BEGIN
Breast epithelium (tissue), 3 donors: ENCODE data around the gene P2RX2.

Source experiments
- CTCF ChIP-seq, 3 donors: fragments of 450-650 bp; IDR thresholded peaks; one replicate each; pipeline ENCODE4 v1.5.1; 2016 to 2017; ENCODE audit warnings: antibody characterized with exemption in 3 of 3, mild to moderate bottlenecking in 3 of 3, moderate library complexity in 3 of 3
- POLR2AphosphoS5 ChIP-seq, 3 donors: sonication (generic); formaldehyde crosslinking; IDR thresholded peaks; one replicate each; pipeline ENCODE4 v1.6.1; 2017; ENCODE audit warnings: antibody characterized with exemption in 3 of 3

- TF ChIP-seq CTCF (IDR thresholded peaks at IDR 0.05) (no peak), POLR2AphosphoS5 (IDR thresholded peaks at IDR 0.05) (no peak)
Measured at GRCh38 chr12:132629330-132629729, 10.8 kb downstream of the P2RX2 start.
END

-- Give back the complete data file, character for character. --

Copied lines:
Breast epithelium (tissue), 3 donors: ENCODE data around the gene P2RX2.

Source experiments
- CTCF ChIP-seq, 3 donors: fragments of 450-650 bp; IDR thresholded peaks; one replicate each; pipeline ENCODE4 v1.5.1; 2016 to 2017; ENCODE audit warnings: antibody characterized with exemption in 3 of 3, mild to moderate bottlenecking in 3 of 3, moderate library complexity in 3 of 3
- POLR2AphosphoS5 ChIP-seq, 3 donors: sonication (generic); formaldehyde crosslinking; IDR thresholded peaks; one replicate each; pipeline ENCODE4 v1.6.1; 2017; ENCODE audit warnings: antibody characterized with exemption in 3 of 3

- TF ChIP-seq CTCF (IDR thresholded peaks at IDR 0.05) (no peak), POLR2AphosphoS5 (IDR thresholded peaks at IDR 0.05) (no peak)
Measured at GRCh38 chr12:132629330-132629729, 10.8 kb downstream of the P2RX2 start.